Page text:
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Mary Pomerantz

How to Deal with Employee Resignations

Mary Pomerantz

Ms. Pomerantz is the CEO of TPG HR Services USA and has over 35 years of Human Resources practices experience. She holds a Master’s in Human Resource Management (MHRM) and is a certified Senior Professional in Human Resources (SPHR) and SHRM Senior Certified Professional (SHRM-SCP). Mary also serves as CEO of Mary Pomerantz Advertising, one of the largest recruitment advertising agencies in the country. Earlier in her career, she was president of the 17th largest staffing firm in the country.

employee leaving following the office, something that happens following employee resignations

There’s nothing you can do about it – employee resignations are an inevitability in business life. No matter how great your workplace is, no matter how many perks and benefits you offer, some of your employees will leave for any number of reasons. Perhaps they found a better job opportunity. Maybe they need to take care of a child or an aging parent. They may have to move to another state. There are endless reasons why employees leave jobs. As a business owner or manager, you should be careful of how you react. Follow these dos and don’ts as a general guide to handling employee resignations.

Don’t Take It Personally

When the person you’ve been grooming as your replacement or someone who is a key lynchpin in your company gives you his or her resignation, it may blindside you. It’s hard not to feel deserted at this time. But the worst thing you can do is take it personally. Your departing employee is not leaving because he wants to make your life difficult. He may not even be leaving because he had a particular problem with your company. As stated earlier, there are dozens of reasons why employees resign. Try not to take it personally.

piecharts and icons symbols representing employees showing different reasons for employee resignations.

Know the Protocol

If you don’t have a procedure for when an employee unexpectedly resigns, you need to create one immediately. Do you give a counteroffer? Should the employee be immediately escorted out of the building by security? When do you conduct the exit interview? There should be very little uncertainty about what happens next after employee resignations.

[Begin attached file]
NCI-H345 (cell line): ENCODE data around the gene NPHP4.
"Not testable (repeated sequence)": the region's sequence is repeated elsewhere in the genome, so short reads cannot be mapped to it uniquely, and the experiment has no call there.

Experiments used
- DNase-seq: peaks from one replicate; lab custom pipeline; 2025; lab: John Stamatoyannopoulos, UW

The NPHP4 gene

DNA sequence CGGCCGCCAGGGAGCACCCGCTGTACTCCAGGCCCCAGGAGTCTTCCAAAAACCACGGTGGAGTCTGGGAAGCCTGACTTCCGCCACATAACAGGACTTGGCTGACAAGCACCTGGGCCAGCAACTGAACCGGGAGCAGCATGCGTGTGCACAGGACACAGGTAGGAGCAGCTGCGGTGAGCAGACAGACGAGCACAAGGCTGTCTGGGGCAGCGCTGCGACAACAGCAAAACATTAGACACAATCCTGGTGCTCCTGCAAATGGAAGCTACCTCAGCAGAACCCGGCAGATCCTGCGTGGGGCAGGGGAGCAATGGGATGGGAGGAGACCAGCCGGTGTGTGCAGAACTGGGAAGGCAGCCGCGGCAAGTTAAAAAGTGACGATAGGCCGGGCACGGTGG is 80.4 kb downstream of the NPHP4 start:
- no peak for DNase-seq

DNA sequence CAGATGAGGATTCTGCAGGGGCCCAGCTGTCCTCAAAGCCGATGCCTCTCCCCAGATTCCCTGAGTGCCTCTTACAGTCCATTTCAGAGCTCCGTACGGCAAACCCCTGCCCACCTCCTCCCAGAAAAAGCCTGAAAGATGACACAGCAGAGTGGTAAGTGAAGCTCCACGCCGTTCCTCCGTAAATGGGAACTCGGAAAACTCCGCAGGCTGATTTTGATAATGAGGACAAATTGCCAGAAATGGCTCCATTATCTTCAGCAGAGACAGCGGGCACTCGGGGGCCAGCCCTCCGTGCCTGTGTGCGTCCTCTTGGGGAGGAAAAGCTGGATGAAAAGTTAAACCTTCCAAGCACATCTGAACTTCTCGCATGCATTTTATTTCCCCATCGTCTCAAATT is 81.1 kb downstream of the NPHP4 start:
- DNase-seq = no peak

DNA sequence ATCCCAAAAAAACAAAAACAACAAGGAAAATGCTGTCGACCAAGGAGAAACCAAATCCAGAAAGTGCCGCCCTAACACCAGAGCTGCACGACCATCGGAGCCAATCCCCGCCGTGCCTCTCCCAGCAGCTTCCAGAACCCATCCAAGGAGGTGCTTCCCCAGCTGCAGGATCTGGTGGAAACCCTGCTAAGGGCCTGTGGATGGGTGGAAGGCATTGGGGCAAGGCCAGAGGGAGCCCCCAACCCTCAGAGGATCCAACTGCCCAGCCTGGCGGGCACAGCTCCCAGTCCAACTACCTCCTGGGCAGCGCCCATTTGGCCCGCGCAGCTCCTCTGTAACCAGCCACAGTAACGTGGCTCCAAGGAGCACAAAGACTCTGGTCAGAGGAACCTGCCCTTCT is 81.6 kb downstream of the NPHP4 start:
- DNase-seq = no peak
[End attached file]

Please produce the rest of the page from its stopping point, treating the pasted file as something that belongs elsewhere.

Don’t Express Relief Publicly

You should never let your professionalism betray you. In some cases, you may be happy that the employee is resigning. It may have saved you from going through the process of firing her. But don’t go running to another one of your employees and reveal that you’re relieved by the resignation. First, it makes you look petty and unprofessional. Second, it will make your other employees wonder what secret feelings you’re harboring about them.

Offer Congratulations

Show your grace and class by offering your departing employee a genuine congratulation if she is leaving for a better opportunity. Perhaps announce the resignation in a company-wide email, wishing her luck in her new position and recognizing some of her accomplishments while working with your company. You can even express some regret in losing such a high-performing employee if that’s reflective of how you feel.  

older businessman shaking hands and congratulating younger businesswoman

Don’t Ignore the Transition Process

Hopefully, your employee had the decency to give you two weeks’ notice, though this is not always the case. If you get a week or two, you should immediately begin focusing on the transition period. Who will take over his job responsibilities? Who will interface with his clients? How will you replace him long-term? Your resigning employee can be of great help in easing this transitional period and reducing the disruption in your workflow. Don’t waste this valuable time. Make sure you have a plan or come up with one immediately.

Consider the Reasons for Employee Resignations

Sometimes an employee’s departure has little to do with you or your company. However, there are times when it is directly or indirectly related to your business, managers or something else at your company. Exit interviews can sometimes give insight into any potential problems that might be happening at your company that existing employees may not have been comfortable sharing. The most extreme examples would be any potential hostile work environments or inappropriate behaviors such as sexual harassment.

businesswoman talking to a female employee who has resigned from the company

Remember That Employees Come and Go

If you’ve been a business owner or manager long enough, you know that employees come and go all of the time. Many may even try to come back to your company later on down the line. Don’t leave a bad taste in your resigning employee’s mouth. Don’t damage your reputation by kicking them out of the door. By maintaining professionalism throughout all employee resignations, you position your company to be a desirable return career destination and preserve its employer brand.

Having a team of HR professionals to guide you through this process will make it less likely that you say or do something you will regret. But if you don’t have an onsite HR department, you could be setting yourself up to mishandle any employee resignations. This is one of the many reasons you should consider an outside HR services provider like TPG HR Services USA.

We are an established human resources firm that works with medium and large businesses throughout the U.S. If you don’t have a dedicated HR team, you are exposing yourself to numerous employee management problems. Protect yourself by partnering with the experienced professionals at TPG HR Services USA. Learn more by contacting us at 732-917-6000.